ADEQ sends utility notice of violations after E. coli scarePosted: Updated:
A state agency said Johnson Utilities didn't do enough to notify people of a health risk after its water tested positive for E. coli.
Johnson Utilities serves the folks in San Tan Valley, who weren't shy in contacting CBS 5 News about the scare nearly two months ago. They also haven't been shy to the Arizona Department of Environmental Quality, which has gotten 200 complaints since this happened.
"If you have an incident, that's not the time to find out your plan isn't working," said Mindi Cross from the ADEQ.
Failure to notify the media, failure to keep the public aware of progress, samples testing positive for E. coli, cracked slabs, loose vents and poor maintenance are just a few violations the ADEQ said Johnson Utilities committed.
"They were not able to reach all of their customer base, which is required by law," Cross said.
When CBS 5 News asked Johnson Utilities officials why they sent a notice to one school district instead of emailing their customers, they said the demographics are different in San Tan Valley. But the ADEQ said it's then up to them to figure out how to reach everyone.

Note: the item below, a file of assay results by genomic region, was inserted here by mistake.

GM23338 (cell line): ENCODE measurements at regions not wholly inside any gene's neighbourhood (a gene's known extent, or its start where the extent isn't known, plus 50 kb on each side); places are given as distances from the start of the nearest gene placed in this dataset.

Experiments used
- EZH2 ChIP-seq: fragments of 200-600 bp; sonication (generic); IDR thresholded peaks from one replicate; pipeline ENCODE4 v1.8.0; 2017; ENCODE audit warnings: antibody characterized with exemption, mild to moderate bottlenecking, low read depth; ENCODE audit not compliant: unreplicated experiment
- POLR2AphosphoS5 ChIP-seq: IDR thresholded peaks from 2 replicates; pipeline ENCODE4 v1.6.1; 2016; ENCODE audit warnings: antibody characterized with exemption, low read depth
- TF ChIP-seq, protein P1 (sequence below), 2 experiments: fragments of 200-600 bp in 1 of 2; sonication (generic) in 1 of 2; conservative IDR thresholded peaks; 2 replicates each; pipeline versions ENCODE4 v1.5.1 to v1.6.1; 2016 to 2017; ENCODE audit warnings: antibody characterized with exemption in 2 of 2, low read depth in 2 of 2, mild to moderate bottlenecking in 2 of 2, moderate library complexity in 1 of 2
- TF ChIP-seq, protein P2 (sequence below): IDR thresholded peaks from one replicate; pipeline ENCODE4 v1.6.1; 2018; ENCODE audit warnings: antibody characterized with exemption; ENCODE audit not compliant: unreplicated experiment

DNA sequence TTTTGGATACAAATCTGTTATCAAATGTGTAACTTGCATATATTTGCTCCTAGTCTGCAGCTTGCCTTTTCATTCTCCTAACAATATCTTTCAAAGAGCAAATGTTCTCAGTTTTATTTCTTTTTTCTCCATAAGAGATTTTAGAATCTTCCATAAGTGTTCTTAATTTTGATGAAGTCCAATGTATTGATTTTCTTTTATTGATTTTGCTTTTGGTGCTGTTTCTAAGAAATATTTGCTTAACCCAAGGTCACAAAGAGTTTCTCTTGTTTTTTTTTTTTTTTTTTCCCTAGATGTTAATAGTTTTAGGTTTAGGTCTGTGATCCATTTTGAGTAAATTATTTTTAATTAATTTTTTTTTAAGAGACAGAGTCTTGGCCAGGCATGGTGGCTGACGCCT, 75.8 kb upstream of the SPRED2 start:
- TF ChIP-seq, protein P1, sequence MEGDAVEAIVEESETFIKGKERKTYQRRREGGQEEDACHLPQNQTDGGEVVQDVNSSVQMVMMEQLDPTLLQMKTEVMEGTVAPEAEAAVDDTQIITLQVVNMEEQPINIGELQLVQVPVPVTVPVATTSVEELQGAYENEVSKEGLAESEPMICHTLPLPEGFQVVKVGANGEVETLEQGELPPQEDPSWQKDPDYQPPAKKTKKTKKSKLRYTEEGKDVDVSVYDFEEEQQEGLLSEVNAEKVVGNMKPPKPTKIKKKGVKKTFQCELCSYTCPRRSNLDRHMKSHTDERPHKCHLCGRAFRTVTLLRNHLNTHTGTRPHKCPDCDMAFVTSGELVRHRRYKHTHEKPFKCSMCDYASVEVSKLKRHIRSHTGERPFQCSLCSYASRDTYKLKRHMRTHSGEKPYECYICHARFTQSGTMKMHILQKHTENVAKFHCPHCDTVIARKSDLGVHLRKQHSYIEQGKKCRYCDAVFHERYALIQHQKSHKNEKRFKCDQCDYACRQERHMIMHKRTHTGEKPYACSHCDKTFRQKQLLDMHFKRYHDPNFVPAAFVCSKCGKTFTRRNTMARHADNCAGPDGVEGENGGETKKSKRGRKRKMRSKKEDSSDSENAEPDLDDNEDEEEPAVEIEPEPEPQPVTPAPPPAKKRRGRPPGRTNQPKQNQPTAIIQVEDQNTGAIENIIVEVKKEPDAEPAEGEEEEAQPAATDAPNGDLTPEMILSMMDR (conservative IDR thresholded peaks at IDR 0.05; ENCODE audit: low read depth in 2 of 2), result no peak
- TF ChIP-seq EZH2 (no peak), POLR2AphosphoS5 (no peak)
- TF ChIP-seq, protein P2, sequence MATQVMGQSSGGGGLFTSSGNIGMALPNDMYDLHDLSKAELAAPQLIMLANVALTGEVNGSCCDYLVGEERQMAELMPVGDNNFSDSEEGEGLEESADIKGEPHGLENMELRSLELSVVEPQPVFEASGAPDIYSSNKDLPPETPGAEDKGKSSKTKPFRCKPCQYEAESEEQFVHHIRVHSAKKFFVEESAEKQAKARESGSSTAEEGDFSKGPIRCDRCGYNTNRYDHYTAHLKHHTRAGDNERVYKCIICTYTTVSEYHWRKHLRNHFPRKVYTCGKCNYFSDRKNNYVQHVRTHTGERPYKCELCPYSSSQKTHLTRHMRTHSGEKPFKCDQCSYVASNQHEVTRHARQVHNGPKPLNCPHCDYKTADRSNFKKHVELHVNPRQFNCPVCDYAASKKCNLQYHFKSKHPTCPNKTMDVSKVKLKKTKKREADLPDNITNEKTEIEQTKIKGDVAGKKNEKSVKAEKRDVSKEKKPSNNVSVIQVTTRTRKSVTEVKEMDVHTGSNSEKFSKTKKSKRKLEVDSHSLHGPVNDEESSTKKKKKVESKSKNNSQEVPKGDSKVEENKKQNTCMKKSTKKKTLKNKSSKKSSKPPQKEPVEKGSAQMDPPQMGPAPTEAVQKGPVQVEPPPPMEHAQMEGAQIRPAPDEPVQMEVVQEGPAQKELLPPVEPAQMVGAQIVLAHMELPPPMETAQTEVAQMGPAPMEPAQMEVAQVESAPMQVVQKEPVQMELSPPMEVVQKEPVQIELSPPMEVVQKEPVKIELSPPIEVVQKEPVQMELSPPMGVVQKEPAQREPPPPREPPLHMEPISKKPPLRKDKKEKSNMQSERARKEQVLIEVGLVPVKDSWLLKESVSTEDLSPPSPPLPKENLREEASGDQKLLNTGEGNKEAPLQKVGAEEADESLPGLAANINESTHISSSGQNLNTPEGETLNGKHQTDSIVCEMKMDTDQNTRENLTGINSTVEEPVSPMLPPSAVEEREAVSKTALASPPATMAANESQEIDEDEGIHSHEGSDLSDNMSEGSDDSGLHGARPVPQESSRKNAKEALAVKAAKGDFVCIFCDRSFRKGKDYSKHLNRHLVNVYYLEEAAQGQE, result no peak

"By just notifying the school district, you miss a major portion of your customer basis," Cross said.
During the inspection of the company's tanks, the ADEQ found leaking tanks, graffiti showing a lack of security and overall poor maintenance. So could that have led to contamination?
"It could, but again we couldn't identify a clear cause," Cross said.
The ADEQ said those structural issues have since been corrected.
Johnson Utilities has pointed the finger at the lab where the water was tested, but the ADEQ isn't buying it, saying they haven't shown any proof.
A rep for Johnson Utilities sent us a statement, saying:
"As our valued customers no doubt recall, in August we issued a boil water advisory after receiving laboratory reports - later determined to be erroneous - suggesting the presence of drinking water contaminants in our system.
"We received today from the Arizona Department of Environmental Quality a notice of alleged violations related to that incident. The notice is the first step in the agency's process of evaluating whether Johnson Utilities ran afoul of any regulatory requirements while it was dealing with this false alarm. Johnson Utilities worked closely with ADEQ on the approval of the proper notification and notified our customers through a variety of newspapers, television and radio stations, print media and the Web in the timeframe required by the agency.
"We are confident that after we further explain the course of events to ADEQ, the agency will agree that no sanctions are appropriate. We will be meeting with ADEQ soon to do precisely that."
Depending on the violations, Johnson Utilities will have from 30 to 90 days when they can refute the violations before any sanctions are issued.
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